Congress Creates a New Savings Account

By Andrew Remo • December 22, 2014 • 0 Comments
Largely overlooked in the flurry of lame duck activity by Congress is a bill that creates a new kind of savings account for those with disabilities.

Congress overwhelmingly passed bipartisan legislation during its lame duck session that would give states the ability to create a new tax-advantaged savings program for families who have severely disabled individuals. The House of Representatives passed the bill separately on Dec. 3, 2014, attached it to a larger tax bill, and sent the combined package to the Senate, where, on Dec. 16, the combined package was passed and signed into law by President Obama on Dec. 19.

The bill, named the Achieving a Better Life Experience (ABLE) Act of 2014 (H.R. 647), authorizes the creation of “ABLE accounts” to be used as the savings vehicle in order to encourage families to save private funds to support individuals with disabilities. These savings are envisioned to supplement benefits to these individuals — and not to replace benefits already provided through private insurance, Medicaid or Social Security’s supplemental security income (SSI) program. To that end, the first $100,000 in ABLE accounts is exempt from being means-tested in order to allow individuals to continue to be eligible for Medicaid and SSI.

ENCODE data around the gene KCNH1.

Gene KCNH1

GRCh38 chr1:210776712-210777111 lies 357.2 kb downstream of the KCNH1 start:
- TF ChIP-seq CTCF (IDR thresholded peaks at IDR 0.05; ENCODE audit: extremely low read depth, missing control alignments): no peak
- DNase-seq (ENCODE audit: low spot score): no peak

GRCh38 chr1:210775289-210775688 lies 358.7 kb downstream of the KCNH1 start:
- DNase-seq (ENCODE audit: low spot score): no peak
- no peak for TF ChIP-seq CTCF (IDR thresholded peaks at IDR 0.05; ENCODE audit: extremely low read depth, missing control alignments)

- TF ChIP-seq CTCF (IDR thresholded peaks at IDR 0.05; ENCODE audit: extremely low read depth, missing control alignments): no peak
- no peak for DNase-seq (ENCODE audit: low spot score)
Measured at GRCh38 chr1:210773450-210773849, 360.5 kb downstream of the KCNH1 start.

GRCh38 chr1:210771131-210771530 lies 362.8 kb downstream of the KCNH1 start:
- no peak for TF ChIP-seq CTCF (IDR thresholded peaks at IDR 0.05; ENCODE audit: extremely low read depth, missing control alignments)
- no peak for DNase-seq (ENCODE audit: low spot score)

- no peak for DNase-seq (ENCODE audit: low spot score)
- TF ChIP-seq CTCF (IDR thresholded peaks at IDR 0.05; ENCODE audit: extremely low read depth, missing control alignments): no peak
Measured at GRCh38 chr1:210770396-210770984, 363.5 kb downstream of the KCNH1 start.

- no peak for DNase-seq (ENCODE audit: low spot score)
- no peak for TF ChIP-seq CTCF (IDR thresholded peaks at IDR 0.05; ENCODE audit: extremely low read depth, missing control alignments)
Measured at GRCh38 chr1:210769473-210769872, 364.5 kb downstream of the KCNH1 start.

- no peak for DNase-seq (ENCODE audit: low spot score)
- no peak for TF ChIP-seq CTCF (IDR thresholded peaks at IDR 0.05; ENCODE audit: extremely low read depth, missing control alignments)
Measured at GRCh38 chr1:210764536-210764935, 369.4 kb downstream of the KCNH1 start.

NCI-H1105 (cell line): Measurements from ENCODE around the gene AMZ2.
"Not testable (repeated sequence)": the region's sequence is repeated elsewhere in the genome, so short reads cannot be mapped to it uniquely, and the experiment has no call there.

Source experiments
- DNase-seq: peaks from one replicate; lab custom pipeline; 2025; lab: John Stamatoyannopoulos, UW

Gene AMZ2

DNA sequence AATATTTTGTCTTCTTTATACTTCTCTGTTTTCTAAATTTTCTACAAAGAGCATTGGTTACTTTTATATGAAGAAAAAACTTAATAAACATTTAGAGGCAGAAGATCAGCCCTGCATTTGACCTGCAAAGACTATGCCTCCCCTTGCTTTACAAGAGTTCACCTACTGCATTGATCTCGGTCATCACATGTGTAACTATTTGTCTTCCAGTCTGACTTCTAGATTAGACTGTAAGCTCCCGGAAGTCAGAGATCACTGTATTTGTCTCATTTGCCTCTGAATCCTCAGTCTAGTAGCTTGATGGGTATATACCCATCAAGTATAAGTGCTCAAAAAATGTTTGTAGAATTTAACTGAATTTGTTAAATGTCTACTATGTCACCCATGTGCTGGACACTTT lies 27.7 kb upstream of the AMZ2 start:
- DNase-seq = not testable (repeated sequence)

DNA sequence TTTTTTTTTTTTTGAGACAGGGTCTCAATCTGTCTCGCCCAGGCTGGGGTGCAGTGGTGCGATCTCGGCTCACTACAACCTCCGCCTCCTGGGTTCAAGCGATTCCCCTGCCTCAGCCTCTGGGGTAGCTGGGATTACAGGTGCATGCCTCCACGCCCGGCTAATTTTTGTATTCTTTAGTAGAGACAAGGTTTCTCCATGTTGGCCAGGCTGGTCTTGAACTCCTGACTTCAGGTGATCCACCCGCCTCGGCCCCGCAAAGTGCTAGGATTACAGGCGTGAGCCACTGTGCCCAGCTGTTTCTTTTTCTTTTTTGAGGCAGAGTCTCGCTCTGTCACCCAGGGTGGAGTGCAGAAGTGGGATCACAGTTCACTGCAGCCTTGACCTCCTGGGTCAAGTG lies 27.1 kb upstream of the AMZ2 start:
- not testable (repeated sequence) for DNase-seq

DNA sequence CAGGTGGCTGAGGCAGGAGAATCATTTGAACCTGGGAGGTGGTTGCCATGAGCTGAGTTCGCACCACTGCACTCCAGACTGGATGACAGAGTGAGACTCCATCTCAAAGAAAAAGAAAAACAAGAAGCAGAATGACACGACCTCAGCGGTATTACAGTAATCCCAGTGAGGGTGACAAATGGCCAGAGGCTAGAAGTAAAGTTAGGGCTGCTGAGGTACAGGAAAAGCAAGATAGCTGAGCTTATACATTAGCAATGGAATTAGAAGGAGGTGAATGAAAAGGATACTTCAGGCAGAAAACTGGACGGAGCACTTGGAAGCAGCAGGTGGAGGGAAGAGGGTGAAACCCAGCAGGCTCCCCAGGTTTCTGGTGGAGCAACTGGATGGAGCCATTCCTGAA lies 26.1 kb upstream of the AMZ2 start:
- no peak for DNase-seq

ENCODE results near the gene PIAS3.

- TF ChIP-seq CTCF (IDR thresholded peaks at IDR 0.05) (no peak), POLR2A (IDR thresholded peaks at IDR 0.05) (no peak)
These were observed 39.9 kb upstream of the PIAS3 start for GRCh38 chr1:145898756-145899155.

The rules and structure for these “ABLE accounts” is loosely based upon 529 college savings plans. Eligible individuals would be limited to one ABLE account, but contributions into these accounts can be made by any person. The contributions are not tax-deductible, and the total annual contributions are limited to the gift tax exclusion amount ($14,000 for 2014, with indexing), though income earned in the accounts would not be taxed.

Distributions from the account to an eligible individual for qualified expenses will not be taxed, although distributions for non-qualified expenses would be subject to income tax, plus a 10% penalty. Upon the death of an eligible individual, amounts remaining in the account would go to the deceased’s estate or designated beneficiary and be subject to income tax. The $2.1 billion cost of this legislation is offset in large part by revenue raisers affecting Medicare beneficiaries.

The success of this legislation capped off what became a surprisingly productive lame duck session of Congress. In the two months since the November mid-term elections, Congress passed a major federal government funding bill, legislation that extends expired tax provisions for one year, and an annual defense policy bill; it also confirmed 79 of President Obama’s nominations (including 18 district court judges). The only notable legislative failure was the inability of Congress to reauthorize bipartisan terrorism risk insurance legislation. Could this recent bout of legislative activity portend a more productive Congress in 2015?

Andrew Remo is ASPPA’s Congressional Affairs Manager.